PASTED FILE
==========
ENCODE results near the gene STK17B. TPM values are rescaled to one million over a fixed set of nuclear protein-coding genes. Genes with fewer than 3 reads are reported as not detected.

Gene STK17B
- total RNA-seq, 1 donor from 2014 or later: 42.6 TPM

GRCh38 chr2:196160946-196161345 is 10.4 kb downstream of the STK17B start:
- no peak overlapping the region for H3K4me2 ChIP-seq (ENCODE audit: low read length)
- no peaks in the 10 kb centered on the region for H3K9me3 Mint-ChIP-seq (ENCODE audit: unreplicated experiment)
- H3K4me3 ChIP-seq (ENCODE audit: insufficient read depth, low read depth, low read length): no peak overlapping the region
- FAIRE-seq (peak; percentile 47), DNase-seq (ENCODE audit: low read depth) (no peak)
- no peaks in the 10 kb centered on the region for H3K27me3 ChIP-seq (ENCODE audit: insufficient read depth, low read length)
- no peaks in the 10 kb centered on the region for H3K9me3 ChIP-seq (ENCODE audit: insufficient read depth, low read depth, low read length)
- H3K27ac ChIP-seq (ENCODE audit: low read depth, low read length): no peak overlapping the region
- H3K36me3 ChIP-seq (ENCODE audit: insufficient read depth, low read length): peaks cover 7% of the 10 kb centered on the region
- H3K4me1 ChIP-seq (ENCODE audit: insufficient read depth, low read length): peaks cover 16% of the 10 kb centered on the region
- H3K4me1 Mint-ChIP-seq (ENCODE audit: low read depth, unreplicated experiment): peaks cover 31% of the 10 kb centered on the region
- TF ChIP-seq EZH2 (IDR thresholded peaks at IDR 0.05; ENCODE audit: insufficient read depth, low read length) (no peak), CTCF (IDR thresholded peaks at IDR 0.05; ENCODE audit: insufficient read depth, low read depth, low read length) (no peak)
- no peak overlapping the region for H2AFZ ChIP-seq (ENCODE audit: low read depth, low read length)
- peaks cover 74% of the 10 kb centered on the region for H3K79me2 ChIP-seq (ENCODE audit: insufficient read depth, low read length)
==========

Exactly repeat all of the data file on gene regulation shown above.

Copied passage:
ENCODE results near the gene STK17B. TPM values are rescaled to one million over a fixed set of nuclear protein-coding genes. Genes with fewer than 3 reads are reported as not detected.

Gene STK17B
- total RNA-seq, 1 donor from 2014 or later: 42.6 TPM

GRCh38 chr2:196160946-196161345 is 10.4 kb downstream of the STK17B start:
- no peak overlapping the region for H3K4me2 ChIP-seq (ENCODE audit: low read length)
- no peaks in the 10 kb centered on the region for H3K9me3 Mint-ChIP-seq (ENCODE audit: unreplicated experiment)
- H3K4me3 ChIP-seq (ENCODE audit: insufficient read depth, low read depth, low read length): no peak overlapping the region
- FAIRE-seq (peak; percentile 47), DNase-seq (ENCODE audit: low read depth) (no peak)
- no peaks in the 10 kb centered on the region for H3K27me3 ChIP-seq (ENCODE audit: insufficient read depth, low read length)
- no peaks in the 10 kb centered on the region for H3K9me3 ChIP-seq (ENCODE audit: insufficient read depth, low read depth, low read length)
- H3K27ac ChIP-seq (ENCODE audit: low read depth, low read length): no peak overlapping the region
- H3K36me3 ChIP-seq (ENCODE audit: insufficient read depth, low read length): peaks cover 7% of the 10 kb centered on the region
- H3K4me1 ChIP-seq (ENCODE audit: insufficient read depth, low read length): peaks cover 16% of the 10 kb centered on the region
- H3K4me1 Mint-ChIP-seq (ENCODE audit: low read depth, unreplicated experiment): peaks cover 31% of the 10 kb centered on the region
- TF ChIP-seq EZH2 (IDR thresholded peaks at IDR 0.05; ENCODE audit: insufficient read depth, low read length) (no peak), CTCF (IDR thresholded peaks at IDR 0.05; ENCODE audit: insufficient read depth, low read depth, low read length) (no peak)
- no peak overlapping the region for H2AFZ ChIP-seq (ENCODE audit: low read depth, low read length)
- peaks cover 74% of the 10 kb centered on the region for H3K79me2 ChIP-seq (ENCODE audit: insufficient read depth, low read length)